Could a dead astronaut spread life to Mars?

IT’S now known that the living conditions in space can wreak havoc on the human body – but how might the human body leave its mark on the cosmos?

Plans for more rigorous missions have increased the likelihood for the eventual death of an astronaut in space, and scientists now say it’s possible that a rogue corpse could provide the spark for life on another planet.

While the conditions would have to be ‘ideal,’ a human body that manages to avoid incineration in the atmosphere and lands on a distant world could transport microbes or even act as the ‘starter-pack’ for the emergence of life.

Under a certain set of circumstances, microbes carried by a human corpse might be able to survive the space environment, especially in a world like Mars, explained Louisiana State University microbial biologist Gary King in an interview with Astronomy Magazine.

The researcher, who studies microbial life in extreme environments, says these organisms are already known to live in harsh, space-like conditions.

‘We’ve pulled microbes out of permafrost, and there we’re talking about organisms surviving around one million years in suspended animation,’ King told Astronomy Magazine.

‘Especially if the trip is somewhere close, like to Mars, bacterial spores in the human body will survive for sure.  'It’s also possible that other, non-sporing bacteria could survive as well. ‘I’m thinking about microbes like Deinococcus radiodurans, which we know can survive low levels of water and high amounts of ionizing radiation’ he said.

But, the successful transport of such microbes would be dependent on three major factors: protection of the corpse, its storage, and the corpse’s flight time.

The body would have to be encased in a spacecraft or something similar for the microbes to survive passage through the atmosphere, and in order for them to spread after landing, the craft would have to be cracked.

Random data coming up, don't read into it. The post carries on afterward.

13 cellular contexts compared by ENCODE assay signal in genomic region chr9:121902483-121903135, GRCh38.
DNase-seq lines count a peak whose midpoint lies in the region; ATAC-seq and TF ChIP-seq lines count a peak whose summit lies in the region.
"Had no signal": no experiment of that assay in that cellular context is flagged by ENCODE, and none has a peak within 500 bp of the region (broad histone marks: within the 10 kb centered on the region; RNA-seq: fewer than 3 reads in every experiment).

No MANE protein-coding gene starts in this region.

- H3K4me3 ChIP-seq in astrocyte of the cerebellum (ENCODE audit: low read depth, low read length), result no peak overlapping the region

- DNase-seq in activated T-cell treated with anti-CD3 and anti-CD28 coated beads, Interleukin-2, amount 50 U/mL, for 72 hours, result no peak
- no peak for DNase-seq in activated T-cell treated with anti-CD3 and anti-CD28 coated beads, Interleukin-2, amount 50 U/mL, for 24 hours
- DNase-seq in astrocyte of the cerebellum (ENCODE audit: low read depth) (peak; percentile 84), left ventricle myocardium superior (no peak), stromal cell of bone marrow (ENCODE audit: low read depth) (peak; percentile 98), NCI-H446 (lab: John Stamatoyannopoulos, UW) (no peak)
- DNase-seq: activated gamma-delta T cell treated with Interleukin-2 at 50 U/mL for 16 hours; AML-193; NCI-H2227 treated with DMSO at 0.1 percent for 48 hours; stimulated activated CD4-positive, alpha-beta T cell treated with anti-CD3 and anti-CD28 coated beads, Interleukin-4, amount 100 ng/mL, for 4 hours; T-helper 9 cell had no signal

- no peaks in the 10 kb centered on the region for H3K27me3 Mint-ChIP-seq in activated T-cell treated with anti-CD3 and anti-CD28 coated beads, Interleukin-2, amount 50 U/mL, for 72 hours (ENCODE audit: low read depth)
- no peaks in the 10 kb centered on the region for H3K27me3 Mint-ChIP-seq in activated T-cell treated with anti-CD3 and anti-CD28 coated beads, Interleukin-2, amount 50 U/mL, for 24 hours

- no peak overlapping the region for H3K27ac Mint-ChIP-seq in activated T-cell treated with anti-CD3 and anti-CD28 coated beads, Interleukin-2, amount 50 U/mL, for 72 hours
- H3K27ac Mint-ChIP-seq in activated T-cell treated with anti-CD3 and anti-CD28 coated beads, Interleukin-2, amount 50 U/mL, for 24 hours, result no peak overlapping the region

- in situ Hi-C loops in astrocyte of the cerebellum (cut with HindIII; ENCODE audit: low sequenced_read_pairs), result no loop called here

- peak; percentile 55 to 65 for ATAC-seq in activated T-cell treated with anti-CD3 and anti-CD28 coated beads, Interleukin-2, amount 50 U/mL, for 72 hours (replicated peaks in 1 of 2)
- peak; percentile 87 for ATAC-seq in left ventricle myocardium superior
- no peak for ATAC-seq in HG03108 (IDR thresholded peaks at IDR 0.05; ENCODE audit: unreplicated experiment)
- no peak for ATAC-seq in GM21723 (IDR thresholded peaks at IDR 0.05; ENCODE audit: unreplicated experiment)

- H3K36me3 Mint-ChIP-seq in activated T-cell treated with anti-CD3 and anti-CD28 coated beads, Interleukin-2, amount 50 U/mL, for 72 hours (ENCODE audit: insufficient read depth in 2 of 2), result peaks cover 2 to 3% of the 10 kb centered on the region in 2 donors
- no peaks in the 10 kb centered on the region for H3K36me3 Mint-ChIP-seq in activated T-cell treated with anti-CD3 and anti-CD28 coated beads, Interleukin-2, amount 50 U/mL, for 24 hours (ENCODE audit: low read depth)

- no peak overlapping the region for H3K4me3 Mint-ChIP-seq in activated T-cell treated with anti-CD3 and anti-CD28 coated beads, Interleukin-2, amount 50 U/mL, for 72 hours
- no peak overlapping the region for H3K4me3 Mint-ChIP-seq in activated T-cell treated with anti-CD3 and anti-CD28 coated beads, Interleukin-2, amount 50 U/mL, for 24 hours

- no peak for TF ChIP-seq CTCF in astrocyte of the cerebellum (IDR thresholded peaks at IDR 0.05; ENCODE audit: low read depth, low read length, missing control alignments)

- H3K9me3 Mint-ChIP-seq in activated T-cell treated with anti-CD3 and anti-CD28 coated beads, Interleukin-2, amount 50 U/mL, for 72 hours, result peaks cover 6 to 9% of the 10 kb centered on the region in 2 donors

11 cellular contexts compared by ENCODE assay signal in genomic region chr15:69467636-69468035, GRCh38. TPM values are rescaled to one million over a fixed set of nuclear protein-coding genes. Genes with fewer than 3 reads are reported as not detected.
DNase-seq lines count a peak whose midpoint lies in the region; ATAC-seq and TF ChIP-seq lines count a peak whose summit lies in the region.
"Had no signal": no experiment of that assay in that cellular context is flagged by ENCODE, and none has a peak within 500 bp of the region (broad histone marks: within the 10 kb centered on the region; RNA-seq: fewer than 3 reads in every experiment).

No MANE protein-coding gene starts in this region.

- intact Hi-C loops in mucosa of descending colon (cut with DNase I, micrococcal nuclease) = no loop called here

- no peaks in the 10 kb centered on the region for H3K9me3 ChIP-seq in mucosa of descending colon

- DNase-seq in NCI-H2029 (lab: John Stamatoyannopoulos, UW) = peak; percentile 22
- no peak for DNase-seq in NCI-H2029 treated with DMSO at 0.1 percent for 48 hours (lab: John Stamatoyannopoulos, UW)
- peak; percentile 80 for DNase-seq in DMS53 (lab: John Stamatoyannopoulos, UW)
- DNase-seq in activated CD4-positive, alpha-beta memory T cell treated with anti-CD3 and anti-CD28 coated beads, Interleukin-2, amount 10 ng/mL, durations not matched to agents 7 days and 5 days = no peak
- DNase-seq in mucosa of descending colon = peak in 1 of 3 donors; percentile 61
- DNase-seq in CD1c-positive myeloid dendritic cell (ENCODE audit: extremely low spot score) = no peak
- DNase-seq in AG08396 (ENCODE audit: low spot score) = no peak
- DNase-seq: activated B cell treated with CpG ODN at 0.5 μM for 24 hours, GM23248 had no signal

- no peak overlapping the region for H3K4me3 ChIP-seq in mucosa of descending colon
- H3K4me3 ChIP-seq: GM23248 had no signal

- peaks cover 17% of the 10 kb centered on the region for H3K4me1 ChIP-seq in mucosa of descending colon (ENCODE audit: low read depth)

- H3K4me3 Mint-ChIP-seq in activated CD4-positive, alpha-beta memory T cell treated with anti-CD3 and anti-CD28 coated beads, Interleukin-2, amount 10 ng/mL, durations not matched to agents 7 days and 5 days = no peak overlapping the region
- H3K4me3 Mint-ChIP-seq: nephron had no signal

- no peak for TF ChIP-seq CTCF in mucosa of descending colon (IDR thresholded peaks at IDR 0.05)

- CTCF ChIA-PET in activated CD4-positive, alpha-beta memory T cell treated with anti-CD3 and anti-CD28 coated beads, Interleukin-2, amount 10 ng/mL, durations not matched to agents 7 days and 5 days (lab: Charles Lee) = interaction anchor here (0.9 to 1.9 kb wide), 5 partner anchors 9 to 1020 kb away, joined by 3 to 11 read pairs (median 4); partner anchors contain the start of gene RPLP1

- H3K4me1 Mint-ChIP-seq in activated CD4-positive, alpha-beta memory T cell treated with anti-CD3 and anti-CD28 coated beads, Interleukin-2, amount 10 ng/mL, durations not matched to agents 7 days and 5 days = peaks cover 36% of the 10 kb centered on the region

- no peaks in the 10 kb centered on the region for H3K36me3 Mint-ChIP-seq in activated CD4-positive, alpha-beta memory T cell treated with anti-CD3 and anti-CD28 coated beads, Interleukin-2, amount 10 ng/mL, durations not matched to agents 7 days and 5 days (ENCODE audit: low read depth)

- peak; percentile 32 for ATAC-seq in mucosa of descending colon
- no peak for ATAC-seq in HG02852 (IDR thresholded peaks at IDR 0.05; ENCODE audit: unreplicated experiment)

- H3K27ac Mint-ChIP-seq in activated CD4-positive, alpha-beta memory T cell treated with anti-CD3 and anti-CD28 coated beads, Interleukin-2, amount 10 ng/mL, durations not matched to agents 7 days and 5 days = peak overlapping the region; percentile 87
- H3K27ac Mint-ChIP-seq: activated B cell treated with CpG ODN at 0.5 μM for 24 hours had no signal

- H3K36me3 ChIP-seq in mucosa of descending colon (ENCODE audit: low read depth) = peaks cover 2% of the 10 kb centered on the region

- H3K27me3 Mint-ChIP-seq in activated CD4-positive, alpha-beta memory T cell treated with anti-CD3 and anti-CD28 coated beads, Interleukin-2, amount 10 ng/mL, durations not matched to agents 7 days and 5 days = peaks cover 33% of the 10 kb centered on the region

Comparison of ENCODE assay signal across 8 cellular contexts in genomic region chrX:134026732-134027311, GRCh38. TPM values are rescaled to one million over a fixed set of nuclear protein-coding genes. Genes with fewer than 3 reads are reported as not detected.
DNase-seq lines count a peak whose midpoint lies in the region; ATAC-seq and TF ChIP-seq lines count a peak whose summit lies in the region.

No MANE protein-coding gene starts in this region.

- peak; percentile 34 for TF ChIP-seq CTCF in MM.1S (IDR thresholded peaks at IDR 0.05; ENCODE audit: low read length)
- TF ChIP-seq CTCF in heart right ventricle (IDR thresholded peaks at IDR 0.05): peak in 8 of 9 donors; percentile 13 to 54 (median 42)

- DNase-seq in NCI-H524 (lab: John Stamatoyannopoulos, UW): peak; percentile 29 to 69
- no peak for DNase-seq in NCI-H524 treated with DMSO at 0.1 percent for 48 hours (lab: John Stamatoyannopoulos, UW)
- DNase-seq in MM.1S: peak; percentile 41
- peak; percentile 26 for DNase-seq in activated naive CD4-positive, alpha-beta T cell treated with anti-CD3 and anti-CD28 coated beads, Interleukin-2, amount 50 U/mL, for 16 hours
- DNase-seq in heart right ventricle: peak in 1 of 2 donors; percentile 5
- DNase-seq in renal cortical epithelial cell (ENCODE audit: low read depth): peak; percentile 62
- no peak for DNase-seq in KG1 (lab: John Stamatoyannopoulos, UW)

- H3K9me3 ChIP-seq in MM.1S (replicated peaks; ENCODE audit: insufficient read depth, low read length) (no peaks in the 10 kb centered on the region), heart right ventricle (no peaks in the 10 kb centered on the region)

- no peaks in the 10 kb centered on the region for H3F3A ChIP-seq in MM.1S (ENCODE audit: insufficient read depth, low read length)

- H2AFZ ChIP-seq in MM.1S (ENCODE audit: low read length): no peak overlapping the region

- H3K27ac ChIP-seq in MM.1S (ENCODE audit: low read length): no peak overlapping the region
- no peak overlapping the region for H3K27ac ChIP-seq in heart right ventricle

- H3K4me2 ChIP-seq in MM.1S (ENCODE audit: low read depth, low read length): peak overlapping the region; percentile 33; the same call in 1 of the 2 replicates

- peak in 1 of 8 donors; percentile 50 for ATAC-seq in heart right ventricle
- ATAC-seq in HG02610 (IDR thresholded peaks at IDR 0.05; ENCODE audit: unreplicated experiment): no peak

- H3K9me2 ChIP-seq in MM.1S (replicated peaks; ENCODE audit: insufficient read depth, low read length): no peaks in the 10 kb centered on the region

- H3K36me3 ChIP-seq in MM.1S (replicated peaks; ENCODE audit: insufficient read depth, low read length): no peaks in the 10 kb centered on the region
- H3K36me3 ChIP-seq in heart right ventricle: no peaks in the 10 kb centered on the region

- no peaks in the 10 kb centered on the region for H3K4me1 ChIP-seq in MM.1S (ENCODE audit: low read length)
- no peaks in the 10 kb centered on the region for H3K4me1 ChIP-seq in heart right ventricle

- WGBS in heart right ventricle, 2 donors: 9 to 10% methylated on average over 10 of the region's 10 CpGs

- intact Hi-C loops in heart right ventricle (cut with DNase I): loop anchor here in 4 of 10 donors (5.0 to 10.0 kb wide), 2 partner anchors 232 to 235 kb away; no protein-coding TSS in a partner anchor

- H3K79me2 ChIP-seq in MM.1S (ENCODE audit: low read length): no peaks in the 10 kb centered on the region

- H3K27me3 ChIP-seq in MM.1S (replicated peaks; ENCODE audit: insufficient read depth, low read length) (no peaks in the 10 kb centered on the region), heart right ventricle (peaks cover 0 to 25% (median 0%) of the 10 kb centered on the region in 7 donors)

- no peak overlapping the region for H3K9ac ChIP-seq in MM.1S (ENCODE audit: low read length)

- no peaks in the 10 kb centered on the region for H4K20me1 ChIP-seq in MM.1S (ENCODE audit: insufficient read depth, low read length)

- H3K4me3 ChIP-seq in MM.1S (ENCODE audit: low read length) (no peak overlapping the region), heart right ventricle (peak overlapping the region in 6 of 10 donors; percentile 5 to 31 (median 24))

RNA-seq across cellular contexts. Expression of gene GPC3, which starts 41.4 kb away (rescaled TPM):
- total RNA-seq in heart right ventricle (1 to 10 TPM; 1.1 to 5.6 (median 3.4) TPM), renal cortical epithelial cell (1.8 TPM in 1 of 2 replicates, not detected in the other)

Along with this, it would need either to be kept in above-freezing temperatures that would allow for liquid water, or freeze-dried.

But, this second scenario could be far more likely, as the researcher notes that ‘space is kind of the ultimate freeze-dryer.’

Microbes would also better able to survive within the solar system, as longer time spent floating in space will subject the corpse to higher amounts of cosmic radiation, Astronomy Magazine reports.

Travelling to another system, like Proxima Centauri, would severely limit survival as radiation would cause mutations within the DNA and RNA.

‘But,’ King said, ‘I won’t say impossible, if you need only one of the vast number of microbes on the human body to survive the trip.’

Even if all microbes are killed off as the corpse plummets through space, scientists say it’s possible that it could lead to a new form of life altogether given the perfect conditions.

If the corpse landed on a planet which already hosts certain fundamental molecules, like the DNA building blocks triphosphates, it could spark life.

‘The molecules released from the decaying astronaut could potentially provide a boost to a new origin [of life] if the environmental conditions were almost perfect for life to begin, but just a few ingredients were missing or present in too low concentrations,’ Jack Szostack, a Nobel winning geneticist at Harvard Medical School, told Astronomy Magazine.

And, according to University of Glasgow chemist Lee Cronin, a new genesis would have a much better chance if entire ill-fated crew, rather than a single corpse, landed in the right environment – like a shallow pool – on the right planet. 

 

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Monday, 20 January 2020
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